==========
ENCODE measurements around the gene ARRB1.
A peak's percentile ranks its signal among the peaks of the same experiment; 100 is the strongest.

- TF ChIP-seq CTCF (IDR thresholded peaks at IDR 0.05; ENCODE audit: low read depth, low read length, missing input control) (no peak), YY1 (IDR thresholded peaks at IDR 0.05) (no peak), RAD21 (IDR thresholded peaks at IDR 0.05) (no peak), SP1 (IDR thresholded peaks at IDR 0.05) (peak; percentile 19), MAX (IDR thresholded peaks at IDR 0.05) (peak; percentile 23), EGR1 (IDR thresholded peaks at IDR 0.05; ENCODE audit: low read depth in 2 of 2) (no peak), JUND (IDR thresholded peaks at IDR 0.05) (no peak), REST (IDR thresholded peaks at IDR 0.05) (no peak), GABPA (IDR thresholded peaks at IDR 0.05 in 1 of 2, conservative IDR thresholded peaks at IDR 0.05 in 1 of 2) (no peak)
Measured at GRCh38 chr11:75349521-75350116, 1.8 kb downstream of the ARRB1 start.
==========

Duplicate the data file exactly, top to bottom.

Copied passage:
ENCODE measurements around the gene ARRB1.
A peak's percentile ranks its signal among the peaks of the same experiment; 100 is the strongest.

- TF ChIP-seq CTCF (IDR thresholded peaks at IDR 0.05; ENCODE audit: low read depth, low read length, missing input control) (no peak), YY1 (IDR thresholded peaks at IDR 0.05) (no peak), RAD21 (IDR thresholded peaks at IDR 0.05) (no peak), SP1 (IDR thresholded peaks at IDR 0.05) (peak; percentile 19), MAX (IDR thresholded peaks at IDR 0.05) (peak; percentile 23), EGR1 (IDR thresholded peaks at IDR 0.05; ENCODE audit: low read depth in 2 of 2) (no peak), JUND (IDR thresholded peaks at IDR 0.05) (no peak), REST (IDR thresholded peaks at IDR 0.05) (no peak), GABPA (IDR thresholded peaks at IDR 0.05 in 1 of 2, conservative IDR thresholded peaks at IDR 0.05 in 1 of 2) (no peak)
Measured at GRCh38 chr11:75349521-75350116, 1.8 kb downstream of the ARRB1 start.